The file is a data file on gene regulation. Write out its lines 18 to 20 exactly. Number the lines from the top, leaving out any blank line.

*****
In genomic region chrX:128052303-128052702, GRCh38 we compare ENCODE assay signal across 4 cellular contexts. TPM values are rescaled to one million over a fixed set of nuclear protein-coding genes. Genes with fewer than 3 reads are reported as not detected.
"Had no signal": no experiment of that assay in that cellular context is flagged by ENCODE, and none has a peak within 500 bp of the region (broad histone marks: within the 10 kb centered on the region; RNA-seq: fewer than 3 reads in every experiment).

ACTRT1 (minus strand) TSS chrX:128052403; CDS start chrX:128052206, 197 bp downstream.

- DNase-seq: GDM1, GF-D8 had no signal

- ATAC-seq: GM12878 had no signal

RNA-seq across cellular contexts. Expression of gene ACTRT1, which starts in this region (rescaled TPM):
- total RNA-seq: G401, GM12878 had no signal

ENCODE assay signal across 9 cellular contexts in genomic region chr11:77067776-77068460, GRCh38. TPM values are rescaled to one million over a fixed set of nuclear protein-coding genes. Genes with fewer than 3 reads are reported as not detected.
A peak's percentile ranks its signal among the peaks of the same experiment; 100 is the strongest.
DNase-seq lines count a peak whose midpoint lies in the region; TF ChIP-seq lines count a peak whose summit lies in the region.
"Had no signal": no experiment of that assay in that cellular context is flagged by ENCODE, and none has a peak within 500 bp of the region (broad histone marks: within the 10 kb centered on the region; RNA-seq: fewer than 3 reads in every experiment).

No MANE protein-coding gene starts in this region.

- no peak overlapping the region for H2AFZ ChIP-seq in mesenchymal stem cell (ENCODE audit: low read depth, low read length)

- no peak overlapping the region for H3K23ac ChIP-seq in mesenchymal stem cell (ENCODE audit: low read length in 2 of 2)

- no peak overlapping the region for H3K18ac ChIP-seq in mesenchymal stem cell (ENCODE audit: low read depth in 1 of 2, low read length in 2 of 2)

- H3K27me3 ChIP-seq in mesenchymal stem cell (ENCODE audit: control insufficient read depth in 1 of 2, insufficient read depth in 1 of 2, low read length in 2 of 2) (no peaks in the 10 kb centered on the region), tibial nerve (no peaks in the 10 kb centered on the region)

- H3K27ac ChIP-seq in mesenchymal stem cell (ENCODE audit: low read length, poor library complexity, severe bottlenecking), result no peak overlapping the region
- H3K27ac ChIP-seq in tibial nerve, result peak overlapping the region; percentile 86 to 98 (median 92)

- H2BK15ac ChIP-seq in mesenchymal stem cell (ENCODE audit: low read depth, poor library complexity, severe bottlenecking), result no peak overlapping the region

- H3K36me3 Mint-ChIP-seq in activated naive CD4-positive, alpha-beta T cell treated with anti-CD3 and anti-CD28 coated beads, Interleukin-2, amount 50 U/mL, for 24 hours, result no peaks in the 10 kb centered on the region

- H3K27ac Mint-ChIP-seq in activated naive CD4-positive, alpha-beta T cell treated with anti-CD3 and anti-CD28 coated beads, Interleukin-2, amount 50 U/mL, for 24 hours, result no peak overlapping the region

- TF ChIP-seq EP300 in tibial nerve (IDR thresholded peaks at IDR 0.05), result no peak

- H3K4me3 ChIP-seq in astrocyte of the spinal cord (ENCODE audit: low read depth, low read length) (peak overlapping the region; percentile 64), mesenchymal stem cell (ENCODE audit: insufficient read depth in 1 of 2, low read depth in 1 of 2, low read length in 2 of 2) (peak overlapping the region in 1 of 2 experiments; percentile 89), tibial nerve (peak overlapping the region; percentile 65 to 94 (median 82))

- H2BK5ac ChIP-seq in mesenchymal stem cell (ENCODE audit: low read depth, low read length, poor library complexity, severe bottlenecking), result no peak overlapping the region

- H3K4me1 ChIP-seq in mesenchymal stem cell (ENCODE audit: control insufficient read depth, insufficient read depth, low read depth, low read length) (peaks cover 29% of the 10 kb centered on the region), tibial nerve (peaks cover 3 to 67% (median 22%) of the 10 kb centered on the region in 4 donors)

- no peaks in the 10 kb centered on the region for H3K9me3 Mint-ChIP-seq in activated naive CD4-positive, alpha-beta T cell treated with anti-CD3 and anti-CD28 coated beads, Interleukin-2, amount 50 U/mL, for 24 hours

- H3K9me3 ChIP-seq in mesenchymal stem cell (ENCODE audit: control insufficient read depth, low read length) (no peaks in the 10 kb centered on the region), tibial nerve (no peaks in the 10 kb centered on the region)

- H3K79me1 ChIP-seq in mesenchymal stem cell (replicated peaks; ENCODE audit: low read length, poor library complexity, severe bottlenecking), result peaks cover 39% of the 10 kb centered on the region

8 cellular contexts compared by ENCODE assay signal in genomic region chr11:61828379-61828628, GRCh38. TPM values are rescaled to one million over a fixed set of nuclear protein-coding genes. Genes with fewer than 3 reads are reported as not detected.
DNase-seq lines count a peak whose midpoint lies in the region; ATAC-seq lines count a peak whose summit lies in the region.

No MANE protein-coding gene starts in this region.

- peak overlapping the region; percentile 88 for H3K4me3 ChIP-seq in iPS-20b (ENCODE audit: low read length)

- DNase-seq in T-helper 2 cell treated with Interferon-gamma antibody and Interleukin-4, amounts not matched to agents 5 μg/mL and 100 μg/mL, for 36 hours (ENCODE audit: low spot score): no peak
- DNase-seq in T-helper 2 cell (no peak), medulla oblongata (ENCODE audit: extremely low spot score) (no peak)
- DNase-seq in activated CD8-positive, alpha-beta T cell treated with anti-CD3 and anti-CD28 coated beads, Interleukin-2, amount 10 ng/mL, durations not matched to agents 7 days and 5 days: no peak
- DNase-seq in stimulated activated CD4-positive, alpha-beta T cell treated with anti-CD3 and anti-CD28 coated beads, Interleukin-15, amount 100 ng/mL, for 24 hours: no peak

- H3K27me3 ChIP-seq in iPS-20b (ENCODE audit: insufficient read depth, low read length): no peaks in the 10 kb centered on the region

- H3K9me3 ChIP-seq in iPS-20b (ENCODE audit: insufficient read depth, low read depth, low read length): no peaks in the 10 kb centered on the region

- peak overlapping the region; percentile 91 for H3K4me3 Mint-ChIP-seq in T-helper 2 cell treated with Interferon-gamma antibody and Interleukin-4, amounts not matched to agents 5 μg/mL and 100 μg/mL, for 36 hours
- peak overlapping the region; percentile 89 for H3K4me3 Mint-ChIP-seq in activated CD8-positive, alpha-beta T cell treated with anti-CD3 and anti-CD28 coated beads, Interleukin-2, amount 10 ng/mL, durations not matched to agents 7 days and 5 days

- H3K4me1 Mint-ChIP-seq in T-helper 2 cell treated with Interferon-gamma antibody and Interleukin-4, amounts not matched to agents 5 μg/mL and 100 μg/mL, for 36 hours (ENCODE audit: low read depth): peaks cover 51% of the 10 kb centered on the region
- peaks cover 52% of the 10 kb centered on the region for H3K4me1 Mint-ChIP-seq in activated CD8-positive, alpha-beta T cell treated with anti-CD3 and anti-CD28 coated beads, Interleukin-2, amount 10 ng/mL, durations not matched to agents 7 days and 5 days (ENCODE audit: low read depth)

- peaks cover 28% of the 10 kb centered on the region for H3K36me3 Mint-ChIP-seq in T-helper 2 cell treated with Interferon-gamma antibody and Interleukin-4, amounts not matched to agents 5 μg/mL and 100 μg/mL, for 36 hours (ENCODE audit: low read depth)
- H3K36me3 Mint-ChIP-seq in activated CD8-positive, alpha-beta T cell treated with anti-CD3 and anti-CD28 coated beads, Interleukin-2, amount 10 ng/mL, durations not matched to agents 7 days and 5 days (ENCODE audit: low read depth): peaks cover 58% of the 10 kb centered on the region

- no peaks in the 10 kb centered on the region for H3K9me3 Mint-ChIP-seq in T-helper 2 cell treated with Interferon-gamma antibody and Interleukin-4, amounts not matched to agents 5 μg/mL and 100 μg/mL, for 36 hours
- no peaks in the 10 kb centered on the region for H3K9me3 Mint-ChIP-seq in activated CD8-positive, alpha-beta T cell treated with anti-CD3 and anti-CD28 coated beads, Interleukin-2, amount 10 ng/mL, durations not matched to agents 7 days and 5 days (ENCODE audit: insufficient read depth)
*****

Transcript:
- H3K27ac ChIP-seq in tibial nerve, result peak overlapping the region; percentile 86 to 98 (median 92)

- H2BK15ac ChIP-seq in mesenchymal stem cell (ENCODE audit: low read depth, poor library complexity, severe bottlenecking), result no peak overlapping the region

- H3K36me3 Mint-ChIP-seq in activated naive CD4-positive, alpha-beta T cell treated with anti-CD3 and anti-CD28 coated beads, Interleukin-2, amount 50 U/mL, for 24 hours, result no peaks in the 10 kb centered on the region